The Honors Difference: A Multivariate Linear Regression Analysis of the Social Influences Contributing to Academic Performance in Honors Students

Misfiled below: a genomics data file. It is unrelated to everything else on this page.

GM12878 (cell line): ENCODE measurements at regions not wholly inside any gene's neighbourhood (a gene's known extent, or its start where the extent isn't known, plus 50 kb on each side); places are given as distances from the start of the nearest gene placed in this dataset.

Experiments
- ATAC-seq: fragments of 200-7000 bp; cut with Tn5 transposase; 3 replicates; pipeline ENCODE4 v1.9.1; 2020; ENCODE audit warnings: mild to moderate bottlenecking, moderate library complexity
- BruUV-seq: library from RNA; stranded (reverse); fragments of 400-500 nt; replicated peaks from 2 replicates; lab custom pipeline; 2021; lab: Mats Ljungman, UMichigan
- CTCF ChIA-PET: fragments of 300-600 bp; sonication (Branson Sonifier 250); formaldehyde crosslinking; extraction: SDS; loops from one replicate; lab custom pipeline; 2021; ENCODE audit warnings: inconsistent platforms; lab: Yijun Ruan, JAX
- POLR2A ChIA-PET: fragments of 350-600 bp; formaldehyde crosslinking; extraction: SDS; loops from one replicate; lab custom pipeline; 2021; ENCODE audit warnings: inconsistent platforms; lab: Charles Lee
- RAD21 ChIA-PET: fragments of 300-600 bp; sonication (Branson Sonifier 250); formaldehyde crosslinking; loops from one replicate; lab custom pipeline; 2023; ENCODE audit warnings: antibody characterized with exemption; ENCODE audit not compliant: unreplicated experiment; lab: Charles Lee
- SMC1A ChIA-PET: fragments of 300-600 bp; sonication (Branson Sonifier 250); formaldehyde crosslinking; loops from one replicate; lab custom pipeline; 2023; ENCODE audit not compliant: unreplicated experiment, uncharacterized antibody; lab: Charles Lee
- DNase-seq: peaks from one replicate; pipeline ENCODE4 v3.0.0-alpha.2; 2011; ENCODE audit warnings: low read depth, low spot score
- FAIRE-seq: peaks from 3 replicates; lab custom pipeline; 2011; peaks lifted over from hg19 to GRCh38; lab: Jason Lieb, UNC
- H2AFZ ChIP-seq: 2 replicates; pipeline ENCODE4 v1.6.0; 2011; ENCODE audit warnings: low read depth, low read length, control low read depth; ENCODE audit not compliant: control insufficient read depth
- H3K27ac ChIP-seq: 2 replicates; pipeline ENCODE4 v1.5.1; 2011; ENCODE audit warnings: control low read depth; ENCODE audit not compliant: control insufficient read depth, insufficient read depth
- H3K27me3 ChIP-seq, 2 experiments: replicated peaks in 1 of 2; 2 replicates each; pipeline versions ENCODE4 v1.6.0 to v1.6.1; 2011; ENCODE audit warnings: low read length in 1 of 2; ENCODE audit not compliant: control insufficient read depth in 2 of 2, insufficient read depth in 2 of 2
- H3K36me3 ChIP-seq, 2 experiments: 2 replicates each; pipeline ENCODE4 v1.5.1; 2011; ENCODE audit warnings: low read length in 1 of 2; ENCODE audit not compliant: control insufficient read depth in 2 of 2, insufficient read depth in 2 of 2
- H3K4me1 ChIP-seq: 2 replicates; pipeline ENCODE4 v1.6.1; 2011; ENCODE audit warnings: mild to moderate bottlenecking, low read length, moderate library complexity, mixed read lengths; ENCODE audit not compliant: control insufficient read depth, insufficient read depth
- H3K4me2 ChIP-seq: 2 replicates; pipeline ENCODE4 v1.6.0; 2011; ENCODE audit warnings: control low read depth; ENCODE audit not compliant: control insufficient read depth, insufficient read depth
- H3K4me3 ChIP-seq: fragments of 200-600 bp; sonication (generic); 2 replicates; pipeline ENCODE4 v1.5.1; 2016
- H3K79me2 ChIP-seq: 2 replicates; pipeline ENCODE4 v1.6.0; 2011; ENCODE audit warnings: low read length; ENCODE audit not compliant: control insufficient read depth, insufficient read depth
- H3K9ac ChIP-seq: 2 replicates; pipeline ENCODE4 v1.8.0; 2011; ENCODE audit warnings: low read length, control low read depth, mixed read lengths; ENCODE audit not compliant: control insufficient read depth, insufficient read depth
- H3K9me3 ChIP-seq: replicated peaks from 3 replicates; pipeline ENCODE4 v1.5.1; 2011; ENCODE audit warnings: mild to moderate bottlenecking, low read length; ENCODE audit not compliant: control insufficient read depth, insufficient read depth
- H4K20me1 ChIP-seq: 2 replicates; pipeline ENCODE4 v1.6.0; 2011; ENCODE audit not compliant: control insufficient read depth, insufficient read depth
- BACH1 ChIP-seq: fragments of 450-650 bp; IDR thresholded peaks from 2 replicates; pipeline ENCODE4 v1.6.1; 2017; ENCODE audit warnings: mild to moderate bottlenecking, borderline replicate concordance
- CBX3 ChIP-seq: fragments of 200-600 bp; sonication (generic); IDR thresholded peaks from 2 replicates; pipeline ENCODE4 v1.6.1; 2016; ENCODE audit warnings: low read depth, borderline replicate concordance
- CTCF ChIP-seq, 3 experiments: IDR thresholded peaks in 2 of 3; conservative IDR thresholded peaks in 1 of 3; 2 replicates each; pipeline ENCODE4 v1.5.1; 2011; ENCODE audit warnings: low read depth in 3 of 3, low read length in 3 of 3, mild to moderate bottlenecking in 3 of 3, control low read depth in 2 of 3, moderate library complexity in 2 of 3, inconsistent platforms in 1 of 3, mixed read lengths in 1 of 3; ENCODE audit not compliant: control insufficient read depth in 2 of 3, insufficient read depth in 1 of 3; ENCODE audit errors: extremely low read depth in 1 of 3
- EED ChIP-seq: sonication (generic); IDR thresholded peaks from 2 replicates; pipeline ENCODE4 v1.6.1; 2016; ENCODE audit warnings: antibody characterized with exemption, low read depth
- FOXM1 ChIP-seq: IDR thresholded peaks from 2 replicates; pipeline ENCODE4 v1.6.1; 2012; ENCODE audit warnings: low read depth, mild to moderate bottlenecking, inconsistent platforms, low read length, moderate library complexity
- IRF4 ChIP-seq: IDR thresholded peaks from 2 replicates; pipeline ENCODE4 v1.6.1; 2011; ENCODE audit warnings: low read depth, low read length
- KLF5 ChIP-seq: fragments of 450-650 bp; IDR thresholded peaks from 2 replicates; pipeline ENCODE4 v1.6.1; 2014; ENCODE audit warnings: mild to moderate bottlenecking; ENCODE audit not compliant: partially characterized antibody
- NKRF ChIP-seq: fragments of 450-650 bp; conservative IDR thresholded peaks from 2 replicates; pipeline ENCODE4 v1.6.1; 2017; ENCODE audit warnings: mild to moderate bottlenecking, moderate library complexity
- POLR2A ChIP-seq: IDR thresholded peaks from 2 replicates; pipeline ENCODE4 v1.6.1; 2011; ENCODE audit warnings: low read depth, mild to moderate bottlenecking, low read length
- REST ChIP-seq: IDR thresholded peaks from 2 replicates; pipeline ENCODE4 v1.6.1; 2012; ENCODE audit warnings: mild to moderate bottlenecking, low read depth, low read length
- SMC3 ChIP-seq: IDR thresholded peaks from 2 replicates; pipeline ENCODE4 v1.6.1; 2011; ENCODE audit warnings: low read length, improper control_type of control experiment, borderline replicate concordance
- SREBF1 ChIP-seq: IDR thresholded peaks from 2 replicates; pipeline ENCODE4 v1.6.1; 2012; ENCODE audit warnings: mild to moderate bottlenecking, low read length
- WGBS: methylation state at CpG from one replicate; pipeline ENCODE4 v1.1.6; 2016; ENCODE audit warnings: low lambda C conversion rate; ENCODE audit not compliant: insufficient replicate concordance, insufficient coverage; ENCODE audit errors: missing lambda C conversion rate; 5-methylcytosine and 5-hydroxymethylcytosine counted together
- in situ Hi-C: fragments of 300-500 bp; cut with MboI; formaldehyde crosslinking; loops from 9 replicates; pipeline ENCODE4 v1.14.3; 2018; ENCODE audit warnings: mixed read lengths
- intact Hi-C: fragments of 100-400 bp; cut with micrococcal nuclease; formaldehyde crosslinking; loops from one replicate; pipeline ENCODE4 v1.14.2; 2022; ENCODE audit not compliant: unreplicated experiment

The purpose of this study was to quantitatively evaluate the impact that selected social aspects of the lives of Honors students have on Honor students’ level of academic performance. Honors programs and Honors colleges are proliferating at higher-education institutions across the nation at an astonishing rate (Seifert, Pascarella, & Colangelo 2007), yet research concerning Honors students is primarily limited to findings that confirm the high academic performance of Honors students (Cosgrove 2004). Utilizing data collected via survey from a sample of student members of an Honors program (n=125) at a mid-sized rural south university, a multivariate linear regression analysis measured the influence that choice social factors had on academic performance. Among the selected social factors were level of self-esteem, Honors housing status, the strength of the sense of community within Honors, strength of identification with Honors as a group, and the level of positive experiences with professors. The findings suggest that the strength of a student’s identification with Honors, as well as a student’s level of positive experiences with professors, are important components of an Honors student’s life which contribute to overall academic success. These findings are discussed through a symbolic interactionist lens and recommendations for future research are made accordingly.
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